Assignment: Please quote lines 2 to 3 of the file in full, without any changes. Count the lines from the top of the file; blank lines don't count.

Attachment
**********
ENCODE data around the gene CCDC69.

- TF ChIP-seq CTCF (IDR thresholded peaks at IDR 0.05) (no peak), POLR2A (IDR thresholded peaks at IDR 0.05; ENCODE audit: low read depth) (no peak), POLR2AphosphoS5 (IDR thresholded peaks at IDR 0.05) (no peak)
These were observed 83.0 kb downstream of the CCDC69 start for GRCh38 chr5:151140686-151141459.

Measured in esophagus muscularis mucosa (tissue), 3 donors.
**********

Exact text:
- TF ChIP-seq CTCF (IDR thresholded peaks at IDR 0.05) (no peak), POLR2A (IDR thresholded peaks at IDR 0.05; ENCODE audit: low read depth) (no peak), POLR2AphosphoS5 (IDR thresholded peaks at IDR 0.05) (no peak)
These were observed 83.0 kb downstream of the CCDC69 start for GRCh38 chr5:151140686-151141459.